Background.We examined women in their 80s and 90s and evaluated the hypothesis that abnormalities in the dynamic response of glucose and insulin to a glucose load are associated with frailty status.Methods.We performed a 75 g oral glucose tolerance test in 73 community-dwelling women aged 84-95 years without known diabetes enrolled in the Women's Health and Aging Study II. We examined the association of frailty status (nonfrail, prefrail, or frail) with oral glucose tolerance test glucose and insulin levels at 0, 30, 60, 120, and 180 minutes using multiple linear regression models.Results.Using American Diabetes Association criteria, only 27% of older women had normal glucose status, 48% had prediabetes, and 25% had undiagnosed diabetes. Fasting glucose, fasting insulin, homeostasis model of assessment-insulin resistance, and Matsuda index were similar by frailty status, adjusting for age and body mass index. Conversely, mean oral glucose tolerance test glucose levels were higher at 60 minutes (44.6 ± 18.1 mg/dL higher) and 120 minutes (67.1 ± 23.5 mg/dL higher) and to a lesser extent at 180 minutes (44.3 ± 22.5 mg/dL higher) in frail versus nonfrail women as was integrated glucose area after adjustment. Mean 120-minute insulin level was also higher in frail versus nonfrail women (45.7 ± 22.4 μU/mL higher). Overall, glucose and insulin responses were more exaggerated and prolonged in frail versus nonfrail or prefrail women.Conclusions.Our data demonstrate dysregulation in response to glucose challenge as a component of physiologic vulnerability associated with frailty in old-old women. Future studies should examine the timing of abnormal glucose-insulin dynamics with respect to the pathogenesis of frailty.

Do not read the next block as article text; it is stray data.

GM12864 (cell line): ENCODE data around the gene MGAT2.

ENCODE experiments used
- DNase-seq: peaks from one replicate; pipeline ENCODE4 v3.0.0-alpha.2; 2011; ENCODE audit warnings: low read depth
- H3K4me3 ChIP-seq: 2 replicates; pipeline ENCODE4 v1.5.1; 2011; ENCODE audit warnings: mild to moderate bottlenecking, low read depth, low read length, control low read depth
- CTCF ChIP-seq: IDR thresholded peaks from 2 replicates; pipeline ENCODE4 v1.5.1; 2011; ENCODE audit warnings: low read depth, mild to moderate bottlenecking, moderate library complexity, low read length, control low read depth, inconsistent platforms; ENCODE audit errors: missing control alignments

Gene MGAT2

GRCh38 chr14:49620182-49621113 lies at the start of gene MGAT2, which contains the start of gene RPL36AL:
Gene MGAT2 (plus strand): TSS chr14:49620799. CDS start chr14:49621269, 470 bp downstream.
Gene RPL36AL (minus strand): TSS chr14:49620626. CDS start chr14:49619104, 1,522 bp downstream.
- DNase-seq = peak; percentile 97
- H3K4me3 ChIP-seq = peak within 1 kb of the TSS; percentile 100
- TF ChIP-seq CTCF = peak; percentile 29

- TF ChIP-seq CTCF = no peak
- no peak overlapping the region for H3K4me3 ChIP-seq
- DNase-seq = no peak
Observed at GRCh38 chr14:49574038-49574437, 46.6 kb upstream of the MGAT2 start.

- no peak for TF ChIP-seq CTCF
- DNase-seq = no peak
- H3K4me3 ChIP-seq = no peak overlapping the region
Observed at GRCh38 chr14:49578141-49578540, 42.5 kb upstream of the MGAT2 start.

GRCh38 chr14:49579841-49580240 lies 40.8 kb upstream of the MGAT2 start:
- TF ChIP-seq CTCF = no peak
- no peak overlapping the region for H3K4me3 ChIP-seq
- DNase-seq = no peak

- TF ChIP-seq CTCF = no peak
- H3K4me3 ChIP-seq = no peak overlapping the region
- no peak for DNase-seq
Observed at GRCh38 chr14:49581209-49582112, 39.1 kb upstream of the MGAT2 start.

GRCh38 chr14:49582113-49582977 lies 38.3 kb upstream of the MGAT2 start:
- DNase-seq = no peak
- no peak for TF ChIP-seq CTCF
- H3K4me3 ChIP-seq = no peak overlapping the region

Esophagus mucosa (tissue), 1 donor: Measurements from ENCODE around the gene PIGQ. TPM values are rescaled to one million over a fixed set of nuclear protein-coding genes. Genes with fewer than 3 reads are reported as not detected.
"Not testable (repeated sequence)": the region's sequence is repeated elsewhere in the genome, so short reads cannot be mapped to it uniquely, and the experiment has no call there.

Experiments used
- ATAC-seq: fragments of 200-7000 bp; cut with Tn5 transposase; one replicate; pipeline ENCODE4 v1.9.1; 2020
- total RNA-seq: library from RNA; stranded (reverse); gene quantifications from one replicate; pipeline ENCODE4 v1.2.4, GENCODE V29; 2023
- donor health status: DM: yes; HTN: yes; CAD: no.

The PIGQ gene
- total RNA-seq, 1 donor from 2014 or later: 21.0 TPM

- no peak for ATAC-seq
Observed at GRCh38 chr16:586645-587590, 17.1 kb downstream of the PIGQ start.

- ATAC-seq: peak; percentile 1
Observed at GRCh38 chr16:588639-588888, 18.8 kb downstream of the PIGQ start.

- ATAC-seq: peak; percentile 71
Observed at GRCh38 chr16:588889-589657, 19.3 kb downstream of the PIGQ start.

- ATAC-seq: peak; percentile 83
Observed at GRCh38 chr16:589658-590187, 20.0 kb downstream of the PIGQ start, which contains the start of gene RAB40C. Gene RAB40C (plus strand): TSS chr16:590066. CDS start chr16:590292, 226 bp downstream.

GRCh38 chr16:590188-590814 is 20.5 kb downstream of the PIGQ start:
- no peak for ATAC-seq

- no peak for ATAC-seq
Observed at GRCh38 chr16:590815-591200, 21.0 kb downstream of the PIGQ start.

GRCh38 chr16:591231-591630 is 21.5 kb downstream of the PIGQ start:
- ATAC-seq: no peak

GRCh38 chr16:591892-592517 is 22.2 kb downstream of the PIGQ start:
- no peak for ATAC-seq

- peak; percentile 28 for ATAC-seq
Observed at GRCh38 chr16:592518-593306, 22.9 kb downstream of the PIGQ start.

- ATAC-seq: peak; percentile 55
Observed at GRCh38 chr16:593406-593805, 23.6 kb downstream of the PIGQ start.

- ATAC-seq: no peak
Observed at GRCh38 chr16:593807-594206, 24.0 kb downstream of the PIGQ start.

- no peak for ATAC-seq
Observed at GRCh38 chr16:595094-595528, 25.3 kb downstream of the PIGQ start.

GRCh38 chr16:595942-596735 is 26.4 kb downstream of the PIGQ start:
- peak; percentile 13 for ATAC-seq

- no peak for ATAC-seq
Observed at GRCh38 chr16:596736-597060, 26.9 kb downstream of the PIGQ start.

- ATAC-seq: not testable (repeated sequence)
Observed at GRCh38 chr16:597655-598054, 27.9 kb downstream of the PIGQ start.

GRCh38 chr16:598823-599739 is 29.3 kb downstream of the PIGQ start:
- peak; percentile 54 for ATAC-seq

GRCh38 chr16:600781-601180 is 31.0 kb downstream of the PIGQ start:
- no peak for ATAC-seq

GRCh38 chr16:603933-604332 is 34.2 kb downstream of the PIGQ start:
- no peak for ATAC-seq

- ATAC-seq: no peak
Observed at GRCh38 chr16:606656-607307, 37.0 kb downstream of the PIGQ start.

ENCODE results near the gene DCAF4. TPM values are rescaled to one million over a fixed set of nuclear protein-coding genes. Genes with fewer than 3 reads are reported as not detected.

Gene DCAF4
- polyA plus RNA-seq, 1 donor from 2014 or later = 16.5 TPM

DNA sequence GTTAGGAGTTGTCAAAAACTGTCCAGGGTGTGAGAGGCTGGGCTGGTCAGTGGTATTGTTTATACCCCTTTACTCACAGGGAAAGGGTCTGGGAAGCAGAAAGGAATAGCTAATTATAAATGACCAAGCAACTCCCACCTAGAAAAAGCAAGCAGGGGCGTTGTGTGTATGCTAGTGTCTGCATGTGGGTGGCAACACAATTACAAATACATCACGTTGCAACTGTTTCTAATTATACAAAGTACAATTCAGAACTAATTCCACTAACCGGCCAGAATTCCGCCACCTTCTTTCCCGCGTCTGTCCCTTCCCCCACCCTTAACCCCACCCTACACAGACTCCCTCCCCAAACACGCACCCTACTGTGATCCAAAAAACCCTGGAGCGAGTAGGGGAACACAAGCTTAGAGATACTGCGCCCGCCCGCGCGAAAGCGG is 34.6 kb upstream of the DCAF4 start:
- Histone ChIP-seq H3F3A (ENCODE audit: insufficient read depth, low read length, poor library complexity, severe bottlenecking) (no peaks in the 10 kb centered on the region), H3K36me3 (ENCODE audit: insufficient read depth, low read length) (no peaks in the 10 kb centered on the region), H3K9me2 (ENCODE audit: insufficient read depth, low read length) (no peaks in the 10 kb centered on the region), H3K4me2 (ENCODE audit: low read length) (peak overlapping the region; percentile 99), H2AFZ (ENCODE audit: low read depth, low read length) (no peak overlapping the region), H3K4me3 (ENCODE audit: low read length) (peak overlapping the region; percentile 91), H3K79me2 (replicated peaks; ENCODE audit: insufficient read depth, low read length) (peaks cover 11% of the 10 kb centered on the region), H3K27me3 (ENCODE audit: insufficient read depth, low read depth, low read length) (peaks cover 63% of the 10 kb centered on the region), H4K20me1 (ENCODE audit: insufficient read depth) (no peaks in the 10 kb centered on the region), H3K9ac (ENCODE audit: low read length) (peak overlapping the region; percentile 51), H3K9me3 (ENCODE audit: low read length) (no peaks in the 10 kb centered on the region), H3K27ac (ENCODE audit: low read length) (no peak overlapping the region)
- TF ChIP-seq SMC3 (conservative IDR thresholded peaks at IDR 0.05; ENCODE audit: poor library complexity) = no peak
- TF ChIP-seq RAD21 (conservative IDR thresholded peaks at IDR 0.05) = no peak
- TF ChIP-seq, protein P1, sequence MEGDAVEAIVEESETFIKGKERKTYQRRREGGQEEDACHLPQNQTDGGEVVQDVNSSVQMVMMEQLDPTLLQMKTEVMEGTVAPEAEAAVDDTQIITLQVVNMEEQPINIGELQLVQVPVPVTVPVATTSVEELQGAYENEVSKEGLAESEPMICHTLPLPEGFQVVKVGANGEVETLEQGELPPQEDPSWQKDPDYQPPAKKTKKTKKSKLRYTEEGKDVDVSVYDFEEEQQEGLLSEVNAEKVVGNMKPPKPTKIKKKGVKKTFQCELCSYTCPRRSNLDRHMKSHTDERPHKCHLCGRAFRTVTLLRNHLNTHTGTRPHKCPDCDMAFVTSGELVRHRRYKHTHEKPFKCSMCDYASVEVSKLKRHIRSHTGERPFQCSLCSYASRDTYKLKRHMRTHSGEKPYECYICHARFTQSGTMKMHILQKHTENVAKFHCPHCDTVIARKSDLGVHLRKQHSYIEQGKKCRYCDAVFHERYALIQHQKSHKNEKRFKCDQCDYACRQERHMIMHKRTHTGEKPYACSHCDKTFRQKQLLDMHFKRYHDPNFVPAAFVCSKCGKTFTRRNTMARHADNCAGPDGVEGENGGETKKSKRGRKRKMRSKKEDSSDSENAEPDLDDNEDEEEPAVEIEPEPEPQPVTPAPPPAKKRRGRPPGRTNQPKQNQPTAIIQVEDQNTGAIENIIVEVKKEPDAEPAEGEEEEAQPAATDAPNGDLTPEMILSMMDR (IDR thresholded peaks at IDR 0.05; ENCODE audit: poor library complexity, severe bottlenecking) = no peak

|Original language||English (US)|
|Number of pages||7|
|Journal||Journals of Gerontology - Series A Biological Sciences and Medical Sciences|
|State||Published - Dec 1 2012|
ASJC Scopus subject areas
- Geriatrics and Gerontology